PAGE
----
The ‘lost’ testimony of Holocaust survivor who died in Ukraine-Russia war

The Shoah Foundation posted 91-year-old Holocaust survivor Vanda Semyonovna Obiedkova’s 94-minute testimony in full to its YouTube page.

 People walk near buildings damaged in the course of Ukraine-Russia conflict in the southern port city of Mariupol, Ukraine April 18, 2022 (photo credit: REUTERS/ALEXANDER ERMOCHENKO)
People walk near buildings damaged in the course of Ukraine-Russia conflict in the southern port city of Mariupol, Ukraine April 18, 2022
(photo credit: REUTERS/ALEXANDER ERMOCHENKO)

The 91-year-old Holocaust survivor Vanda Semyonovna Obiedkova died near her home in Mariupol, Ukraine, April 4, while the city was under a devastating Russian attack. Her family believed that her survivor testimony died with her.

Obiedkova died, reportedly cold and emaciated, while sheltering in the basement of a store near her home; her daughter and son-in-law fled the city after burying her. The house they shared burned during the attacks, and the VHS tape containing the video testimony Obiedkova had recorded of her Holocaust experience for the USC Shoah Foundation in 1998 was destroyed along with the family’s other possessions, her family told Chabad.org.

But on Tuesday, the Shoah Foundation posted Obiedkova’s 94-minute testimony in full to its YouTube page, honoring her by preserving her story in the digital realm.

The testimony is entirely in Russian, and there are currently no subtitles. Obiedkova uses the interview to describe her childhood experiences navigating the war, commenting at one point, “We did not feel there would be a war. My mother had just taken a vacation.”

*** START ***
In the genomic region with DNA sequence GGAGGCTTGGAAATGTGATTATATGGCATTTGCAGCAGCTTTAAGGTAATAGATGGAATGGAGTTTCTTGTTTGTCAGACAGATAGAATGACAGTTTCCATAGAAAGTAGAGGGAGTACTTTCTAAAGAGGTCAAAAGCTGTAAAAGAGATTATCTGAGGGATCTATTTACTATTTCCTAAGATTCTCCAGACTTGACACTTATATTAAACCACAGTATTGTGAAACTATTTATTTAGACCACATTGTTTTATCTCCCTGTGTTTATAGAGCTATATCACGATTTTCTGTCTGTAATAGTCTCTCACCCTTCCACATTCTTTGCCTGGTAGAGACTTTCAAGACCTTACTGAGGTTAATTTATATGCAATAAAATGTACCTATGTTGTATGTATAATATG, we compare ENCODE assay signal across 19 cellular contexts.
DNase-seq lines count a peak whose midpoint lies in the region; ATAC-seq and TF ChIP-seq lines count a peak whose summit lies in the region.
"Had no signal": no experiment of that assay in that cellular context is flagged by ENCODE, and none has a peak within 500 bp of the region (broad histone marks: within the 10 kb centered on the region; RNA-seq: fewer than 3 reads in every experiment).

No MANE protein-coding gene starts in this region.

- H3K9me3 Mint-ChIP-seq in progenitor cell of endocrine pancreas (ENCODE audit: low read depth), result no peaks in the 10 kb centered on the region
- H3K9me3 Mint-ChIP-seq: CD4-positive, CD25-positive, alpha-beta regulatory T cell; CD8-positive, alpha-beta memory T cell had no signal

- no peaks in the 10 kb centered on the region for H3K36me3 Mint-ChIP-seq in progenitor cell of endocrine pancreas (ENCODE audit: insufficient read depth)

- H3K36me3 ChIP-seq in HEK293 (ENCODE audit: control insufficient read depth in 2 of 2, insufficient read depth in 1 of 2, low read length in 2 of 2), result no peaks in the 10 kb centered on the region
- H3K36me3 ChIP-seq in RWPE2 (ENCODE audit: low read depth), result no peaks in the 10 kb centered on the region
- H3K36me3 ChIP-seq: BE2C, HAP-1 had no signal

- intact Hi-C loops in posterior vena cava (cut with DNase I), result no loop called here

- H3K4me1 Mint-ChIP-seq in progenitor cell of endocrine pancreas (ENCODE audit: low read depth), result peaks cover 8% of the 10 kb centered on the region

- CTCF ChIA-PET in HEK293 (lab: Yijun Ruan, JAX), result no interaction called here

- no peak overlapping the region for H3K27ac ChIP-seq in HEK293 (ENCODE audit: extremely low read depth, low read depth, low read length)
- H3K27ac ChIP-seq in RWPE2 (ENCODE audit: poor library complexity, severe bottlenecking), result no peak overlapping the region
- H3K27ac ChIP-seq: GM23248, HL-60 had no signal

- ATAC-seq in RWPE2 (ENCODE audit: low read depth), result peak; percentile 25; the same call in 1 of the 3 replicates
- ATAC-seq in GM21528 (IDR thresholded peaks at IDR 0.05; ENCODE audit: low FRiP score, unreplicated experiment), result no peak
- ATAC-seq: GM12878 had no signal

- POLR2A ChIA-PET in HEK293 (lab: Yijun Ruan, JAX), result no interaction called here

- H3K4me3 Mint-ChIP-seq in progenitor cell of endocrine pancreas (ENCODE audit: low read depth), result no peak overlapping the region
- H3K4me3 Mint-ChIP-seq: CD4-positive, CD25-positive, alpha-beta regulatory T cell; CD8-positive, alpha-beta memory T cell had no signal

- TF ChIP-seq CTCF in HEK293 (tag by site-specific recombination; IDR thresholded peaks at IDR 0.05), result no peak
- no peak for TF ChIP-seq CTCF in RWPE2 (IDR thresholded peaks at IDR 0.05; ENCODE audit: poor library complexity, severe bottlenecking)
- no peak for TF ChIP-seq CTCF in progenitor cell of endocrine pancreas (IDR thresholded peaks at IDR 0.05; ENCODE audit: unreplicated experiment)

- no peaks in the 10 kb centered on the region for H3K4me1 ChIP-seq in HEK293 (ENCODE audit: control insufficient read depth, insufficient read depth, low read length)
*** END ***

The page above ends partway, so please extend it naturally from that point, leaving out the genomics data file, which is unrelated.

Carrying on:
Chabad offers more details on her life as shared by her family: A lifelong Mariupol resident, Obiedkova was 10 years old when the Nazis entered the port city in 1941. She hid in a basement while her mother was taken away, and was moved into a hospital by her non-Jewish father to evade further detection, posing as a Greek girl until the city was liberated by Soviet forces in 1943.

 The entrance of the Shoah Wall of Names Memorial bearing the names of 64,000 Austrian Jews who were killed in the Holocaust is seen ahead of its opening in Vienna, Austria November 9, 2021.  (credit: REUTERS/LISI NIESNER) The entrance of the Shoah Wall of Names Memorial bearing the names of 64,000 Austrian Jews who were killed in the Holocaust is seen ahead of its opening in Vienna, Austria November 9, 2021. (credit: REUTERS/LISI NIESNER)

She spent the rest of her life in Mariupol and was an active member of the city’s Jewish community, according to Mendel Cohen, the Chabad rabbi who serves the area.

In the final days of her life, Obiedkova compared the Russian assault on her hometown to the Nazi occupation in 1941. After her death, her family buried her with the help of Rabbi Cohen before fleeing the city. The family had evacuated once before, during the 2014 conflict with Russia, but this time, Obiedkova’s daughter Larissa told Chabad, they would not be returning to Mariupol.

Cnaan Liphshiz contributed to this report.